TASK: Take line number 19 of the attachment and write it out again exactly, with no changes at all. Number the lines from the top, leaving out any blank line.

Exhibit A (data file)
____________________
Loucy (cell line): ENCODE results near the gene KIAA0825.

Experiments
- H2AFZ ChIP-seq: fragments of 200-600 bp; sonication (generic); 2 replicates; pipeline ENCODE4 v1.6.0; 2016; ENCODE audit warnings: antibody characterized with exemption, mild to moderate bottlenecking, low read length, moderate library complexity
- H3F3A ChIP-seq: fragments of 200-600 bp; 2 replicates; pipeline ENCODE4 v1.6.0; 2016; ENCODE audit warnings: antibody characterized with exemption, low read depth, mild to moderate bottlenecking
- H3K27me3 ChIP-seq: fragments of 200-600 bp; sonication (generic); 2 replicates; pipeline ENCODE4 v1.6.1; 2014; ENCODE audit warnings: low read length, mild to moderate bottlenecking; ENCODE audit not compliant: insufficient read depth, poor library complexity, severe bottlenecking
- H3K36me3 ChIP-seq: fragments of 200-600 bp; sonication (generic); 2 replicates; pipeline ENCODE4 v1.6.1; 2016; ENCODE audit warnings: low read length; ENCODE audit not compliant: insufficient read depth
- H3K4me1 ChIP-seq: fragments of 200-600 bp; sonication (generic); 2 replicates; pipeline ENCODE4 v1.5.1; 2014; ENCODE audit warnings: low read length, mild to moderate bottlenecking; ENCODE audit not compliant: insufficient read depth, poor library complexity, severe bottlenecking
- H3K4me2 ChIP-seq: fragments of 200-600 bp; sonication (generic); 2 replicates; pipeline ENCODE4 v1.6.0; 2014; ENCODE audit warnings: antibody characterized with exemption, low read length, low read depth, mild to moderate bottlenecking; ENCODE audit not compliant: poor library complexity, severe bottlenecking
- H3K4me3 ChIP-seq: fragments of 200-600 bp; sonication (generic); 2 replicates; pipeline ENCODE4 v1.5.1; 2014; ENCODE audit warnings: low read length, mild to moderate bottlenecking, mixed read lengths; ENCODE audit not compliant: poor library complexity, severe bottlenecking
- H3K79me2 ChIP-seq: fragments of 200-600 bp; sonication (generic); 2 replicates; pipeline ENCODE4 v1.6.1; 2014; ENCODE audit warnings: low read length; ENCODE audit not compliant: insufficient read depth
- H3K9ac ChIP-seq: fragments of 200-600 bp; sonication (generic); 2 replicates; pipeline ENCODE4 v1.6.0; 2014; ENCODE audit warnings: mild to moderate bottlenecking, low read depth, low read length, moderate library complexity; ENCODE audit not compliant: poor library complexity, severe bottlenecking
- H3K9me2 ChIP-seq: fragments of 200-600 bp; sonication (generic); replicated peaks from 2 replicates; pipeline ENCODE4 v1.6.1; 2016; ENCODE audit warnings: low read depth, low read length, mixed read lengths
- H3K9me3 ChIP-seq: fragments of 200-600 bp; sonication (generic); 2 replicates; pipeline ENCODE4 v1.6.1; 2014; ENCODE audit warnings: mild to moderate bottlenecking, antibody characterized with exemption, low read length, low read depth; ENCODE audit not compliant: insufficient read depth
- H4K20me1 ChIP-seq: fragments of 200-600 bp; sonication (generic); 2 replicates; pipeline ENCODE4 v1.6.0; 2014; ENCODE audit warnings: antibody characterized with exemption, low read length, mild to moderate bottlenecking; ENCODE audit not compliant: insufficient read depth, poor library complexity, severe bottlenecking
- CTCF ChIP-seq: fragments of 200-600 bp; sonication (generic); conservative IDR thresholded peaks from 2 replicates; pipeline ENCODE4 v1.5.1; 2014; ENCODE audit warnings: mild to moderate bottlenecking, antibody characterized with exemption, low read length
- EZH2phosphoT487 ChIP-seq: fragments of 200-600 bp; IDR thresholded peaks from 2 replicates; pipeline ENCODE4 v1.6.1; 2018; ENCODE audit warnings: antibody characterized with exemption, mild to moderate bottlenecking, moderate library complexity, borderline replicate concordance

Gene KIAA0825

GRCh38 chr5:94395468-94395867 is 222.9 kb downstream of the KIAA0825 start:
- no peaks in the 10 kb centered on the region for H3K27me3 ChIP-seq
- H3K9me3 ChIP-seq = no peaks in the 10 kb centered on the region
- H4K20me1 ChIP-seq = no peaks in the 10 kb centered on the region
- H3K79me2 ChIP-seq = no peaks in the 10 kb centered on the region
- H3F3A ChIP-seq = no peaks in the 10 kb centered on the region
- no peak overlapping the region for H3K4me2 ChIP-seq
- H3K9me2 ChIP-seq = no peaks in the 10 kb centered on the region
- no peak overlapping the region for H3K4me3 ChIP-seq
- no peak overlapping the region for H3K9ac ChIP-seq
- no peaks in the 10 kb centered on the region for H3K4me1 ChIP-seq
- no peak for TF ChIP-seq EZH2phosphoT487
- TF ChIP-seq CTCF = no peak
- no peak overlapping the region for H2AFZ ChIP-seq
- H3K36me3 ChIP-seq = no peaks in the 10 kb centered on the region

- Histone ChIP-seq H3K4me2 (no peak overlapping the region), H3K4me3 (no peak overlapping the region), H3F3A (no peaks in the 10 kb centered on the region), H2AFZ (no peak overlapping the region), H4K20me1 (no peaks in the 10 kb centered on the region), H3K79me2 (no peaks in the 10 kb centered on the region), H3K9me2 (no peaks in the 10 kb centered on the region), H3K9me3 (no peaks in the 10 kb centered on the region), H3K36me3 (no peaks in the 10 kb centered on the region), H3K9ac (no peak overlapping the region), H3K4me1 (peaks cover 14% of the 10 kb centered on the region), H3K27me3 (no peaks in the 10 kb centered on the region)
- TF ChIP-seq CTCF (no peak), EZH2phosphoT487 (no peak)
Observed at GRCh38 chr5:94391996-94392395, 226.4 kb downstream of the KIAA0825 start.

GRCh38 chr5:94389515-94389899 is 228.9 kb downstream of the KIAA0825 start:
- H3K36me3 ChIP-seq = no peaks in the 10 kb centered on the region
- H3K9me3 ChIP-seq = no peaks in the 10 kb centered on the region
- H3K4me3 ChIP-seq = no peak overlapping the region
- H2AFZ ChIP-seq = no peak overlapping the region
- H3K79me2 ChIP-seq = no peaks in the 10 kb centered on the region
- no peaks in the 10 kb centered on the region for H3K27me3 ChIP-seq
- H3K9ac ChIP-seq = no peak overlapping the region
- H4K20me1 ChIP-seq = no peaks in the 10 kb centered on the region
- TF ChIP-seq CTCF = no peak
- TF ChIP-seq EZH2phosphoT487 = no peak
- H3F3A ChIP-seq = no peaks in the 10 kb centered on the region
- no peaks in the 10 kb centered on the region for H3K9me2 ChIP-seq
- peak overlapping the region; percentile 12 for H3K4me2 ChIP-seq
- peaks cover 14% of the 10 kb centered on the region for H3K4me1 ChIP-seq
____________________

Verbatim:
- no peaks in the 10 kb centered on the region for H3K27me3 ChIP-seq